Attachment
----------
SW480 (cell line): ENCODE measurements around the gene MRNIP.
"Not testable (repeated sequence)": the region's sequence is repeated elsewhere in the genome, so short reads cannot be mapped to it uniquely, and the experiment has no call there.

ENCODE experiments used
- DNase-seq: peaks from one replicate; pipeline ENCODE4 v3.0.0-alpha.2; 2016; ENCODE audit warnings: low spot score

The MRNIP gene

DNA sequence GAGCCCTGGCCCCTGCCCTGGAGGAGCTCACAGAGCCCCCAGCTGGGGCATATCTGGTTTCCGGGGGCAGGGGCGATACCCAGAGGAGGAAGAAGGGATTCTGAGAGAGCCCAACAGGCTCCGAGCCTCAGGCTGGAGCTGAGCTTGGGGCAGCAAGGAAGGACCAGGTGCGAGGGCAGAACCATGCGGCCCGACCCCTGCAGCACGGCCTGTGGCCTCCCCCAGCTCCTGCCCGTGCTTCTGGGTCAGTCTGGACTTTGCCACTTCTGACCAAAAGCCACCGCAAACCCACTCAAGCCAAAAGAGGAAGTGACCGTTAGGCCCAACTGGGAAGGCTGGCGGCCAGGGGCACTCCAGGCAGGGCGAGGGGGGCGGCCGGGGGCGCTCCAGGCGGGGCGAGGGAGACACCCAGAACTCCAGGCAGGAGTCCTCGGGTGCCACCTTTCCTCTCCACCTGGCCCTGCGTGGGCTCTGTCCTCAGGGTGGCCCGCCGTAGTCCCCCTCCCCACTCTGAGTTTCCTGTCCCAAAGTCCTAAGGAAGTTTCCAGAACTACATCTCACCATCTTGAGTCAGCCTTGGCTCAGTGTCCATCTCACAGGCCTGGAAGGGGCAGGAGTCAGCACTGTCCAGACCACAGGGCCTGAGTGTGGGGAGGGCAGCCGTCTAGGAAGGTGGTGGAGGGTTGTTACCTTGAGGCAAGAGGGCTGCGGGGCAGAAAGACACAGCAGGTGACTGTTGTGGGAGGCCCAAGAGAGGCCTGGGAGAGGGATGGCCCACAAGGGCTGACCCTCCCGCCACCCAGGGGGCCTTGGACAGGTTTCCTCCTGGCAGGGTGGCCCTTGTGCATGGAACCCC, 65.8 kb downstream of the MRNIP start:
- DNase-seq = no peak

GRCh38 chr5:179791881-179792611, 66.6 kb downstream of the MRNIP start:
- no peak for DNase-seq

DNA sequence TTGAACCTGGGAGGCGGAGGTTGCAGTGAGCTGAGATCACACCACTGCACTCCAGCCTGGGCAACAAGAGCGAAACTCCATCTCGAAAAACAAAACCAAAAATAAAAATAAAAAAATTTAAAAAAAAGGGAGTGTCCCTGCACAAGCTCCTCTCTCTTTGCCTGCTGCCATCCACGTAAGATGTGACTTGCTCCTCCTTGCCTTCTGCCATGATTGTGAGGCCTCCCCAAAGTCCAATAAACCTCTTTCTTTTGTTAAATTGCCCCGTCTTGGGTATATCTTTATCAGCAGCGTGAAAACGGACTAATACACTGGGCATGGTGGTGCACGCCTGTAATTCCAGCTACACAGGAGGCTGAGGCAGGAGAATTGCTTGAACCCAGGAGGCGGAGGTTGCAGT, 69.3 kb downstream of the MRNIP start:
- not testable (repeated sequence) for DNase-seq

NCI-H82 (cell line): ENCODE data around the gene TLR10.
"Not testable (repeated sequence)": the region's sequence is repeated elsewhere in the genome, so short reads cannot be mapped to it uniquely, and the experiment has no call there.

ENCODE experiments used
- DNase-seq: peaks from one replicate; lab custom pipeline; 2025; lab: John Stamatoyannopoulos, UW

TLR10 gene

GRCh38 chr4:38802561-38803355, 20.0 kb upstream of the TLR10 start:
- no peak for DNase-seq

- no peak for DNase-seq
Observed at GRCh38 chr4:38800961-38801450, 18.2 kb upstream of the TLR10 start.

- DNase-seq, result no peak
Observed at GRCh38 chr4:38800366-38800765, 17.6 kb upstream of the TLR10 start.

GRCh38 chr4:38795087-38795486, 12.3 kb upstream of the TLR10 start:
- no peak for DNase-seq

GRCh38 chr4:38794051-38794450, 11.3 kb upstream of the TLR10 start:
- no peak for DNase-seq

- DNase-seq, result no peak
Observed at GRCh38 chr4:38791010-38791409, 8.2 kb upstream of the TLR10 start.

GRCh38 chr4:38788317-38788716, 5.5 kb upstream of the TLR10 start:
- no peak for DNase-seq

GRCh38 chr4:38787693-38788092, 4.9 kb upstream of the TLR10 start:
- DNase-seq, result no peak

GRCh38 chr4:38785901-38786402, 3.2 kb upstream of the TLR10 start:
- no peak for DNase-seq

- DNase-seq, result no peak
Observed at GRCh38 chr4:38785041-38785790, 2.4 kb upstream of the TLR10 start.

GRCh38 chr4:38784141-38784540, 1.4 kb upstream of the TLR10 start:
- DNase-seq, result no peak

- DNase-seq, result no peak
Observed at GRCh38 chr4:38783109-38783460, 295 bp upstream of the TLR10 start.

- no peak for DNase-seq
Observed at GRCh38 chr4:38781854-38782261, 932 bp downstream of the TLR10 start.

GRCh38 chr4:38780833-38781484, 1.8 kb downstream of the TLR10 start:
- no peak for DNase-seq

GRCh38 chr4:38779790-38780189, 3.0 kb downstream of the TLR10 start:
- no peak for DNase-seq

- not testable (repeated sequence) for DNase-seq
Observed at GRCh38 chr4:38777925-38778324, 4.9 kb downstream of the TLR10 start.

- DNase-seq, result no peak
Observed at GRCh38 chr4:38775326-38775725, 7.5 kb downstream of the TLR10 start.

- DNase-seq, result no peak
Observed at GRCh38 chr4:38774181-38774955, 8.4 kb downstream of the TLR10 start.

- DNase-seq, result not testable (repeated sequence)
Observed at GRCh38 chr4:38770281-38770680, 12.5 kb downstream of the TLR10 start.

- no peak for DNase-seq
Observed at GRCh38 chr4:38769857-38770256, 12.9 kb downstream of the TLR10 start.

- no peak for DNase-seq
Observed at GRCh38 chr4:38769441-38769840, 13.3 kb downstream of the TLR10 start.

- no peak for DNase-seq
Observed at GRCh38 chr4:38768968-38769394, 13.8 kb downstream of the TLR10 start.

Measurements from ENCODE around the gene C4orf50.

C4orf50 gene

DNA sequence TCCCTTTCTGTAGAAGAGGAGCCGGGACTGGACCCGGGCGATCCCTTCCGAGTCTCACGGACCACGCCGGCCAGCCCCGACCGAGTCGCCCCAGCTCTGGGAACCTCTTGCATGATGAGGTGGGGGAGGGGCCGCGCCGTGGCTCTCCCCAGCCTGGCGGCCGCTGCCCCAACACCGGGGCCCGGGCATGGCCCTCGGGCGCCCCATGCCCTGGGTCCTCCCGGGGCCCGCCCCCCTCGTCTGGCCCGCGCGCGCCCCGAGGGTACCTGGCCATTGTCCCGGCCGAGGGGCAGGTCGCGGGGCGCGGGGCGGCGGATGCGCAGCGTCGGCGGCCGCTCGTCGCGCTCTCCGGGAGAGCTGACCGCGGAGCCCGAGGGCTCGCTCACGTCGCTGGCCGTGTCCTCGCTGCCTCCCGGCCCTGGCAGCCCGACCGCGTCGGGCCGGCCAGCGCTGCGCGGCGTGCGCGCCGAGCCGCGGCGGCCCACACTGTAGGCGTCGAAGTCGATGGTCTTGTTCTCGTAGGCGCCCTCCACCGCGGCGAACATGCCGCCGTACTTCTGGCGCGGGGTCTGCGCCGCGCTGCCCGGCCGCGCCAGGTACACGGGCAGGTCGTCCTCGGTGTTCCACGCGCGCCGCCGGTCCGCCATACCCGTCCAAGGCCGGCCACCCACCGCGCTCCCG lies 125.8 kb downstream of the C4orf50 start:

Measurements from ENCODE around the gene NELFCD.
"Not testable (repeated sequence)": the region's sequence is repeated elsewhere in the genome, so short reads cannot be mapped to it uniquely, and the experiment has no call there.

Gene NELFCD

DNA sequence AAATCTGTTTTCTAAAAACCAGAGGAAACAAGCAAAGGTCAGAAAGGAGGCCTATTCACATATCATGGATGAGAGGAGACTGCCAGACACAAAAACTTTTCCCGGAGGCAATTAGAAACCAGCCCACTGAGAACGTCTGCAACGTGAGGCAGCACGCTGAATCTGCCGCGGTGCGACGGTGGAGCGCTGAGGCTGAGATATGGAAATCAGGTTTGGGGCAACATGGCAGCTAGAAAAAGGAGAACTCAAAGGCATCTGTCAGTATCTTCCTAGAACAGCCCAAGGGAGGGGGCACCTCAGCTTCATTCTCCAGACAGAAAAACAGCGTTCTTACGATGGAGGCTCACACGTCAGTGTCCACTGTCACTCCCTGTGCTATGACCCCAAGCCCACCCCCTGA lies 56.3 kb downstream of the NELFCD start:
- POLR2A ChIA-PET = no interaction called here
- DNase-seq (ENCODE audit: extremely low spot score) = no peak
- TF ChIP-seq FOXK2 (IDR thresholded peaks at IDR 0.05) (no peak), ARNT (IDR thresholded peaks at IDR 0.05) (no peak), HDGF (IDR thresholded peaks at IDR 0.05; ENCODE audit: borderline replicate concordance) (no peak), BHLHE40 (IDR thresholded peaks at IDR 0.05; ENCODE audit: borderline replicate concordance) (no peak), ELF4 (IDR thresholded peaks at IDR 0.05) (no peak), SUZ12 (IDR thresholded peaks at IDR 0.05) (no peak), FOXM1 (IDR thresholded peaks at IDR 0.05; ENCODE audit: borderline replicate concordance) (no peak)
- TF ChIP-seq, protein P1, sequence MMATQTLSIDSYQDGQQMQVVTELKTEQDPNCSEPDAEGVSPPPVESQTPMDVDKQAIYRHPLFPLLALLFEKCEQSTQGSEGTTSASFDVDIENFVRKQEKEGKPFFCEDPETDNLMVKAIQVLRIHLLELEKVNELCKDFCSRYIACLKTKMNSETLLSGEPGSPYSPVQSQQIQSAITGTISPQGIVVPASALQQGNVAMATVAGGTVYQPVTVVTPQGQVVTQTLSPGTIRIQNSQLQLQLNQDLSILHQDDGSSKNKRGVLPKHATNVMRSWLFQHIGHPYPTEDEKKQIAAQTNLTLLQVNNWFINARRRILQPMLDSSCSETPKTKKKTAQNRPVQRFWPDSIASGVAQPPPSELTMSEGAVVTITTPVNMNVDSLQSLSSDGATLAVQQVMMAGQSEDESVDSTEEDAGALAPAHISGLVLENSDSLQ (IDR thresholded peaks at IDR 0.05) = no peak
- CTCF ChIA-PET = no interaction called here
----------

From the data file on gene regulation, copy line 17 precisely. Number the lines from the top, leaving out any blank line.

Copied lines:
GRCh38 chr4:38802561-38803355, 20.0 kb upstream of the TLR10 start: